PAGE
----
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The 7 Absolute Best Ways to Thicken Hamburger Helper

Found yourself in a watery Hamburger Helper situation? Here’s how to make it thick, rich, and hearty.

Yes, you know what we’re talking about! Betty Crocker’s Hamburger Helper is a boon when you want to whip up an easy, quick, and delicious meal for yourself and the family.

Just brown the beef in a hot skillet, add bone broth and/or whole milk, throw in the contents of the Hamburger Helper packet, add the pasta, and mix it all together. Turn down the heat, let the whole thing simmer for 12 minutes, and you, my friend, are pretty much done.

But what happens if you add too much cooking liquid and the sauce gets all runny? I’ve had that happen to me too, you know. So here’s a guide on how to handle the whole situation.

To thicken Hamburger Helper, remove the lid and simmer for longer. Adding flour or cornstarch slurry will also help thicken the sauce, as will instant mashed potatoes, broken up stale bread, and pureed vegetables.

The instructions on the Hamburger Helper package are clear about the amount of liquid to add, and about when to add it. If you follow them, the sauce will usually have the right consistency.

With that being said, what’s stopping you from trying out a new recipe or from improvising? In this case, your sauce may not turn out as thick as you want (and need?) it. Fear not; it happens to the best of us.

When you made Hamburger Helper and ended up with a watery sauce or, worse still, a pot of pasta soup, these fixes will rescue your dinner:

#1. Simmer It Down

One reason why your Hamburger Helper may be too thin is that you haven’t cooked it for long enough or allowed it to rest for a few minutes after it’s done cooking.

Once you have browned and drained any extra fat off your beef, add the pasta, the sauce, and the liquid. Stir all of the ingredients together and then bring them to a boil, stirring every now and then to prevent them from sticking to the bottom of your skillet or pot.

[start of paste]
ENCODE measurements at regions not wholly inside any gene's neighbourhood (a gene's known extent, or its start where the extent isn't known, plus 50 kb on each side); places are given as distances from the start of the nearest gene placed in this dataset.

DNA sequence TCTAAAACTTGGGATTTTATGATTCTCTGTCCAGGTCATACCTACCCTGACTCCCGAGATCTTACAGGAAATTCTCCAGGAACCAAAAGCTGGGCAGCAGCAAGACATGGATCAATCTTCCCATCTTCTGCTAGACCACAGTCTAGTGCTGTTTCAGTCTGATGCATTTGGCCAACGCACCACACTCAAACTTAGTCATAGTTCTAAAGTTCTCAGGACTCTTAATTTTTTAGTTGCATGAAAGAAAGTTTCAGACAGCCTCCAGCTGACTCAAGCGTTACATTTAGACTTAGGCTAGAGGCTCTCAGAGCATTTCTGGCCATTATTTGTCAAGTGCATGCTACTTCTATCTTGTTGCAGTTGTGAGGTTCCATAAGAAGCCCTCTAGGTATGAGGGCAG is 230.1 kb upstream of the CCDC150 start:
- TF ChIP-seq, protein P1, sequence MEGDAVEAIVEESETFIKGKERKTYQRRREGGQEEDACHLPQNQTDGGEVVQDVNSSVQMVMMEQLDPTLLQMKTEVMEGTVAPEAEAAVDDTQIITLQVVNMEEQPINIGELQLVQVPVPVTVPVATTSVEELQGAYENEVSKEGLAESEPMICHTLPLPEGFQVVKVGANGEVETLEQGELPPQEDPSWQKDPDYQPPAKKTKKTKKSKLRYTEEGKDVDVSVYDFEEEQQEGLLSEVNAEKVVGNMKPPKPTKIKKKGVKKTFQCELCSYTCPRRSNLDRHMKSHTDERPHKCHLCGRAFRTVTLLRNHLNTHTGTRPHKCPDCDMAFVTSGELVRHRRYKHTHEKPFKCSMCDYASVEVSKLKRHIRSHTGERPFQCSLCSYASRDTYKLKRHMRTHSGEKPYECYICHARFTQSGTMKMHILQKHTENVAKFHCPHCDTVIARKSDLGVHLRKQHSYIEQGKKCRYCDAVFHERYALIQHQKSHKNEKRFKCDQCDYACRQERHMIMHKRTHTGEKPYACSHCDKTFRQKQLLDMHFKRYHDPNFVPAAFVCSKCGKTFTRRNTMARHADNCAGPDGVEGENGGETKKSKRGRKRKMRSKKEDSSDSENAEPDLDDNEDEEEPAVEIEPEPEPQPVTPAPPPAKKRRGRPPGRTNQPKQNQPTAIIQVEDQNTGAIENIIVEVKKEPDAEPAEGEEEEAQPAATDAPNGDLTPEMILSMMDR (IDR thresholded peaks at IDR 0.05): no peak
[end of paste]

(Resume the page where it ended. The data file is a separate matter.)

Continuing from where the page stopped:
When the Hamburger Helper starts to boil, turn down to heat to medium-low, cover with a lid, and allow it to simmer. The dish needs to simmer for 12 to 20 minutes to cook the pasta thoroughly and to reduce the sauce.

Once the noodles are tender and cooked through on the inside but firm and stick to your teeth when you bite into them on the outside (a level of doneness that the Italians fittingly call al dente, meaning “to the tooth”), take the pot off the heat.

Don’t dig into the dish immediately, though. Rest your dish for a few minutes, and the Hamburger Helper will continue to thicken in the residual heat of the cooking vessel.

#2. Thicken With Flour

If you’ve cooked your Hamburger Helper enough and you don’t want to overcook the pasta, you can thicken your dish up by adding all-purpose flour.

Many cooks use flour to thicken their sauces because flour contains starch. When starch is added to the cooking liquid, it absorbs moisture, swells up, and adds a certain powderiness to the texture of your dish.

The thing is that, if you add the flour directly to your Hamburger Helper meal, it can become lumpy. What you want to do instead is to combine 2 tablespoons of flour with ¼ of a cup of hot water, mixing it in to form a smooth slurry.

Once you’ve made a lump-free slurry, add it to the Hamburger Helper and cook, with the lid off and stirring continuously, over medium heat until the sauce gets to the thickness you’re looking for.

#3. Thicken With Cornstarch

Cornstarch is another great thickening agent that can save just about any sauce. It’s practical, as A) it thickens quickly, B) it won’t make your sauce cloudy, and C) it won’t impart a floury taste to your dish.

Make a cornflour slurry by putting equal amounts of water and cornstarch in a bowl and whisking the whole thing together. It is also easy to do this in a tall jar or food storage container with a tight-fitting lid, shaking the cornstarch slurry to remove lumps.

Add the slurry to your Hamburger Helper sauce and cook, stirring frequently, until it thickens. If you add cornstarch to a cold or already cooked dish, it won’t thicken because the cornstarch must be heated, just like flour.

#4. Thicken With Instant Mashed Potatoes